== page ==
Final pre-bias data download
Today I delivered the final pre-bias testing data to the collaboration. In other words, for some time now, the website is serving only images for the purpose of bias testing – the mirrored, black and white, etc images. Therefore, the standard data are as complete as they will ever be. The process of getting the data into a form suitable for processing for individual science projects is beautifully inefficient and convoluted! Below is a somewhat technical description of what I do.
First I login into a database server at the Johns Hopkins University and perform an SQL query that dumps the entire live database into a text file, which I then compress and FTP over to my computer workstation at the Lawrence Berkeley Laboratory. This is to bridge the gap between computer science world (pretty ASP.NET code and SQL backend) and science world (spaghetti FORTRAN code on UNIX and binary files).
The data is then reduced in a series of steps. First, the data is organized and sorted by galaxies, and usernames are converted into consecutive numbers (so that the usernames are anonymous in the final database). Second, the data from various downloads are combined into one big dataset. Third bad data are weeded out (misconfigured browsers, bots and similar). Finally, the reduced “histograms” for each galaxy are produced. These correspond to our final state of knowledge about each galaxy.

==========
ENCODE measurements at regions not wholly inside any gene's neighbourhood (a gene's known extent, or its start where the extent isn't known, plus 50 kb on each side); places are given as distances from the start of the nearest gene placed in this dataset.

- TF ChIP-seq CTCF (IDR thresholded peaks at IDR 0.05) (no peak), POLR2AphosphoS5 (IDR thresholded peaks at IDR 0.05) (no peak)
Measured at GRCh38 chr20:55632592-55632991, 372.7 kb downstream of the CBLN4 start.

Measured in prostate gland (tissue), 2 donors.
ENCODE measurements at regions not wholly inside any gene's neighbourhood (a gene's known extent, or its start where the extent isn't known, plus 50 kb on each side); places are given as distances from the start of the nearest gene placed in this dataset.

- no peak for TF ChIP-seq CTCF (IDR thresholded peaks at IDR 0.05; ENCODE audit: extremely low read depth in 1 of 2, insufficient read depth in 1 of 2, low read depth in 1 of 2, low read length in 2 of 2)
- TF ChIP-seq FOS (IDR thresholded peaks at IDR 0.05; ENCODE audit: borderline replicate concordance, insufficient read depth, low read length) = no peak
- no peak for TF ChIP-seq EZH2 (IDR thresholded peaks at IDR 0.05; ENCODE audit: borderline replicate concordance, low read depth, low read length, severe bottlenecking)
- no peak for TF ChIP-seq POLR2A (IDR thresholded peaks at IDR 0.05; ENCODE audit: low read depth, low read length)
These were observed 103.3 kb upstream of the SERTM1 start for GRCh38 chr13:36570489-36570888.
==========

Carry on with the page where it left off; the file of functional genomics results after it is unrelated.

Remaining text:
There are four ways of doing these: spirals can be combined or separate and users can be reweighted or not (and two times two makes four). In the combined spirals sample, we combine all three spiral subsamples (clockwise, anti-clockwise, and edge-on) into a single spiral category: science projects that are interested purely in the galaxy evolution don’t care about orientation of a given galaxy. In the reweighted sample, we try to improve the sample by essentially comparing the agreement between users: the idea is that if ten users claim that a certain galaxy is a spiral and the eleventh users says it is an elliptical, it is likely that the 11th user got it wrong. Users who commonly disagree with everyone else gets down-weighted and those who always agree get up-weighted.
It is a purely statistical exercise meant to remove pranksters that click randomly and up-weight careful users. In practice, we can check how well it works. We do this (well, Steven does it) by looking at galaxies that have the same absolute luminosity and size and shouldn’t evolve over the small redshift range probed by the SDSS. The upshot is that it doesn’t work as well as initially anticipated: as an old english proverb goes: if one million French believe in something, it doesn’t make it right. And so we also produce the unweighted sample in which all users are given the same weight. It is up to individual science projects to decide which combination to use.
Finally, the reduced data is uploaded to a super-secret web server where other collaborators can download it.
The final datasets contain 34,617,406 clicks done by 82,931 users. Hooray for all of you! However, the previous downloads already went over 30 million, and hence this will make only small improvements to our science results. Now, the important task is to gather enough information about biases in our datasets and so keep clicking, please!